Career Tips

  • There Aren’t Shortcuts to Becoming an Expert

    Whether you want to become a better interviewer for your transition, improve at giving a persuasive presentation to a client, sharpen your ability to analyze data to solve a problem, or provide constructive feedback to one of your team members, significant improvement will not come easily or quickly. According to Anders Eriksson, a psychologist at Florida State University and an expert in experts, you need significant experience in your desired skill over time and conduct deliberate practice with it. Ericsson has written several scholarly articles on the topic of expertise and you can find a good synopsis of them in a Harvard Business Review article. He also wrote a more easily understandable book for the masses called, Peak: Secrets from the New Science of Expertise.

    Malcom Gladwell drew from Ericsson’s studies for his book, Outliers, when he wrote that experts practice about 10,000 hours in a specific domain before achieving their peak level of performance. Unfortunately, Gladwell oversimplified this concept and made it seem all one needed to do was practice. Gladwell left out the most important part – deliberate practice. Practice does not make perfect. Deliberate practice does.

    What are the requirements for deliberate practice?

    • Practice focused on a specific skill.
    • Stretching your capabilities. Ericsson uses figure skaters to demonstrate this point. Good figure skaters devote more practice time to jumps they have already mastered, whereas elite figure skaters spend significantly more time on jumps they have not yet mastered and are just outside their expertise.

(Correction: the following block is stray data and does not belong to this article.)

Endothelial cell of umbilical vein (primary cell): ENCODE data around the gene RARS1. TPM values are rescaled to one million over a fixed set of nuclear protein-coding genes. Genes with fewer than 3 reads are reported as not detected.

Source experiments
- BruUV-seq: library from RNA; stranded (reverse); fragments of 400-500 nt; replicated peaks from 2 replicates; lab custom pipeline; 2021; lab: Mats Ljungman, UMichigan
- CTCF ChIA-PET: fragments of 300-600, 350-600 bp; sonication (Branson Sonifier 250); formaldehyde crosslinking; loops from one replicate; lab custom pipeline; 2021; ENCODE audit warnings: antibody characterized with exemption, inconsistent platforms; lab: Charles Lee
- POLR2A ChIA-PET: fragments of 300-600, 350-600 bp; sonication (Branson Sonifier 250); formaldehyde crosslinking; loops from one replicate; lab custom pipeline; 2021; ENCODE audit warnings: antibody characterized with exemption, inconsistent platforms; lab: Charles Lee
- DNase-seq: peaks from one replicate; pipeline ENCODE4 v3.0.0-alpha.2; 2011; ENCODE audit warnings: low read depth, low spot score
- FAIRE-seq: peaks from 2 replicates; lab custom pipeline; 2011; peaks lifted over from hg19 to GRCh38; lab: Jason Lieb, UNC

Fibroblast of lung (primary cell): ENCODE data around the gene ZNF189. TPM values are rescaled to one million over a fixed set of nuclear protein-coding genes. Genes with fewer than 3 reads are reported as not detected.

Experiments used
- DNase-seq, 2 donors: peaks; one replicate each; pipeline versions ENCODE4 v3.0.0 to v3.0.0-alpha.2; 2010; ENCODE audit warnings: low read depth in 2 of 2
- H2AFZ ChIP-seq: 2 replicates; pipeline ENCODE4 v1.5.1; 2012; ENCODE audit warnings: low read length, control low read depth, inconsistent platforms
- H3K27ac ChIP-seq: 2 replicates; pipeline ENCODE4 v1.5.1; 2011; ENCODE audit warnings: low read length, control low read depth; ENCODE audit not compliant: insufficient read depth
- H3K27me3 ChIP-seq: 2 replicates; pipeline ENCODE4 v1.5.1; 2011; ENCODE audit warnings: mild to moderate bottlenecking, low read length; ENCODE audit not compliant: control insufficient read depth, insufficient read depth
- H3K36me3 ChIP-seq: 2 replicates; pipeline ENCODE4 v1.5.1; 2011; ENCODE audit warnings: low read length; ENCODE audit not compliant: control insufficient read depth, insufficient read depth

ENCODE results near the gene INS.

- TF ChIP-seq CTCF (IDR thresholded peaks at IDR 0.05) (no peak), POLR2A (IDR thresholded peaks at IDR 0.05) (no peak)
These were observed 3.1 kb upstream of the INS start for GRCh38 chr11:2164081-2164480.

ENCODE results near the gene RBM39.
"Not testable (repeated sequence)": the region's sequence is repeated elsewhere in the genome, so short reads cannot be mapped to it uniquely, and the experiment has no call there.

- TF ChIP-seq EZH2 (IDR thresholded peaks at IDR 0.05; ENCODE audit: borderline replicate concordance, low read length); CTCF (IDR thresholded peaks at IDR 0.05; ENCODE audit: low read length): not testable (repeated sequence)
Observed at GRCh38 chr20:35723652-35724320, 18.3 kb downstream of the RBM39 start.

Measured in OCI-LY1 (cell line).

• Intense concentration.
    • Several hours of practice a day, most days of the week.
    • A coach or teacher to provide critical feedback.

    This type of practice is not easy. When I read about Ericsson’s findings, I thought, “This sounds great for piano players, chess players and athletes, but I have to work and produce results. I do not have time practice.” He addresses my concern in Chapter 5 of Peak. Here are 5 suggestions for deliberate practice at work:

    1. Do not go through the motions. Ericsson actually found that once you fall into a routine you will regress. Concentrate to do your best.
    2. Seek out challenging assignments. Step outside of your comfort zone.
    3. Be open to feedback, and if you are not getting it, go ask for it. You can be direct and ask or even use a survey.
    4. Find some time to practice. In my opinion, we spend too much time just producing. An hour a month will not reduce your production. Ericsson provides several tips in Chapter 5 of Peak on ways you can practice.

    If you want to develop your expertise, just gaining the knowledge is not enough. You need to put that knowledge into deliberate practice. Then, you will begin to experience marked performance improvement.

  • When Setting Goals, Lead With Growth

    As leaders we have to set goals for ourselves and for those we lead.  In my February 2018 Career Tip, I wrote how goals keep a team engaged and focused.  In this Career Tip, I acknowledge the power of goals,.....
  • On Leading Change During A Company Transformation

    The fastest an aircraft carrier can make U-turn is in approximately 3 minutes.  At this aggressive rate, unsecured equipment and people on deck will roll into the sea.  A small speedboat can make a U-turn in a matter of seconds.....
  • Engaged Team Members

    In the book The 8th Habit, Stephen R. Covey cites a Harris Interactive poll surveying 23,000 US employees about their engagement with their companies’ goals and priorities. The following are some of the survey highlights: 37% of employees said they did.....
  • Humility

    “Humility isn’t thinking less of yourself but thinking about yourself less.” Patrick Lencioni, The Ideal Team Player For 18 months, Pete Van Epps and I have been interviewing Cameron-Brooks Alumni for the “The Cameron-Brooks Podcast: Above & Beyond,” and we.....